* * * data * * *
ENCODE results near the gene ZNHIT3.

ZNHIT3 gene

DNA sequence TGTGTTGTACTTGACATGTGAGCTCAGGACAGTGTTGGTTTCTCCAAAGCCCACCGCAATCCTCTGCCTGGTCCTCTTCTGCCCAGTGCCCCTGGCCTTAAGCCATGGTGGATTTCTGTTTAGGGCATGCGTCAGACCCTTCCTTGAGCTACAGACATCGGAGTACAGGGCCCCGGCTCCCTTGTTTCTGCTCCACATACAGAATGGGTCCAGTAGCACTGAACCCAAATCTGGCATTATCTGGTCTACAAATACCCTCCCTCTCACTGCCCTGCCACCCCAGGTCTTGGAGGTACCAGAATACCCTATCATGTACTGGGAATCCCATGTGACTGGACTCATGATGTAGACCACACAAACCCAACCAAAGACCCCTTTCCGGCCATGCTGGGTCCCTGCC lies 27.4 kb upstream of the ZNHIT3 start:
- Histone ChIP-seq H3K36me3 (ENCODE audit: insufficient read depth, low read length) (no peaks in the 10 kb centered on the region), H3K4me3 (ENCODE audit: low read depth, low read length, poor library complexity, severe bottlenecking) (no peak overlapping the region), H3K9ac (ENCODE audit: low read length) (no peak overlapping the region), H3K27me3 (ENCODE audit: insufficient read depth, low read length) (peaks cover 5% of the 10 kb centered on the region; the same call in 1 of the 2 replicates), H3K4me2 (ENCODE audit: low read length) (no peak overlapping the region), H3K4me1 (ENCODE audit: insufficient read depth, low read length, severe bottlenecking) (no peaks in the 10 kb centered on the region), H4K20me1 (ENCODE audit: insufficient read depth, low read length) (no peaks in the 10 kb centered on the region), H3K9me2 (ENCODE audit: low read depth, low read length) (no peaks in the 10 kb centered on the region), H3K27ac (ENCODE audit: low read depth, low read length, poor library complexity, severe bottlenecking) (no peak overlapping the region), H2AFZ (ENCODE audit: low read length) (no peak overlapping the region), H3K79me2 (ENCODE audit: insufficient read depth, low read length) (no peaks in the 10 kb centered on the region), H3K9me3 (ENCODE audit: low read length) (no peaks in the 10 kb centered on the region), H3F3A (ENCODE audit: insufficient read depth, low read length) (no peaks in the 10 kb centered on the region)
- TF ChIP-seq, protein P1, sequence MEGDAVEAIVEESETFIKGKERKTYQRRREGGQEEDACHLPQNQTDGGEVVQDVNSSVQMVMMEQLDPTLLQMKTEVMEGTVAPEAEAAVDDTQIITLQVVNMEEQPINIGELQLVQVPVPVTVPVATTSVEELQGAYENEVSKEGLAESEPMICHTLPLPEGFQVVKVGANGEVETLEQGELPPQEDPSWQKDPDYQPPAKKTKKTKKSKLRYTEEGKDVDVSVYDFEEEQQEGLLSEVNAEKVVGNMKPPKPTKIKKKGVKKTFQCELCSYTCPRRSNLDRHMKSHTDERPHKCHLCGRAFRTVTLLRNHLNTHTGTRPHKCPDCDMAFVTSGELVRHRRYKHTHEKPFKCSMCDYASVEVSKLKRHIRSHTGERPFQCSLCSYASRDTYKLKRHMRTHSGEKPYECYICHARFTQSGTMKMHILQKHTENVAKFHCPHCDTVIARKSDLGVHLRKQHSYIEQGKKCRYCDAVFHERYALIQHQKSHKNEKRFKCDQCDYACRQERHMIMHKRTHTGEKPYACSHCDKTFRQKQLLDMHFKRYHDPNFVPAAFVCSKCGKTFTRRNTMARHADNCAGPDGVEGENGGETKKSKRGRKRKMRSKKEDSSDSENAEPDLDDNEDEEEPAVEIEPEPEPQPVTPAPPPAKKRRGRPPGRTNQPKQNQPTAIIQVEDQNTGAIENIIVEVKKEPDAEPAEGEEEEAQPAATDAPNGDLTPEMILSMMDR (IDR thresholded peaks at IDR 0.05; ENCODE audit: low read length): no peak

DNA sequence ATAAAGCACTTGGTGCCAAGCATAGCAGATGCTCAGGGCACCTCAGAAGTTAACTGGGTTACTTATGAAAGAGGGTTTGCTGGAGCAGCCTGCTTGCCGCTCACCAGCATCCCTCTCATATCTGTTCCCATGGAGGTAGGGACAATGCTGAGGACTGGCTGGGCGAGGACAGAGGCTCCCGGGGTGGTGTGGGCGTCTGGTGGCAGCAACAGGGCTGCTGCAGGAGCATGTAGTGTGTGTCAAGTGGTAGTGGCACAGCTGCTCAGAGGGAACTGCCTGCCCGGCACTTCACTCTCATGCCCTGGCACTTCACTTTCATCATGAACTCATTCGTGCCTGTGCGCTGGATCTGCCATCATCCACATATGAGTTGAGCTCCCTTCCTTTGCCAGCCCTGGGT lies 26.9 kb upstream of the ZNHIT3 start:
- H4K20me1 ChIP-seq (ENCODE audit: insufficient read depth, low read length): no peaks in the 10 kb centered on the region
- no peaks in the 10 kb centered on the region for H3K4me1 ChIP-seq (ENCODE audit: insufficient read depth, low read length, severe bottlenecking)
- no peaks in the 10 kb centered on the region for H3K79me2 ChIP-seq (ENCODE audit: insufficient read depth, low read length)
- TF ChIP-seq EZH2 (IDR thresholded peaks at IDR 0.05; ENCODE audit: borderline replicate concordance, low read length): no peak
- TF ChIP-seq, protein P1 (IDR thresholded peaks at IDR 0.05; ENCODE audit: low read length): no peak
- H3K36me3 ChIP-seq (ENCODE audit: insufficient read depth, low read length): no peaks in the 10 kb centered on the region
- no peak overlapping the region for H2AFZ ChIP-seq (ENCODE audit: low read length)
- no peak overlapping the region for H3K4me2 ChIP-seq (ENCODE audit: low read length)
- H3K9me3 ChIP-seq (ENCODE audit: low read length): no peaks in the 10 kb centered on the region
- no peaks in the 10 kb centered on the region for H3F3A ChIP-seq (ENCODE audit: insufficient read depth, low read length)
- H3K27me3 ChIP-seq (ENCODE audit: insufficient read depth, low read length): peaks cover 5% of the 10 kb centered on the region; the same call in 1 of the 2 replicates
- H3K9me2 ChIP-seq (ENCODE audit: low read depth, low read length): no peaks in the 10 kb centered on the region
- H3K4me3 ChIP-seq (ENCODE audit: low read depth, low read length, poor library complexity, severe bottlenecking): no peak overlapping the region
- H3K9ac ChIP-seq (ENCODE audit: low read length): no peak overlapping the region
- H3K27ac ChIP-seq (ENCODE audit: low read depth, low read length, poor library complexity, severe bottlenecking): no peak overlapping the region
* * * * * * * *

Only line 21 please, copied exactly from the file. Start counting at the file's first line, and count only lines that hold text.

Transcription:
- H3K27ac ChIP-seq (ENCODE audit: low read depth, low read length, poor library complexity, severe bottlenecking): no peak overlapping the region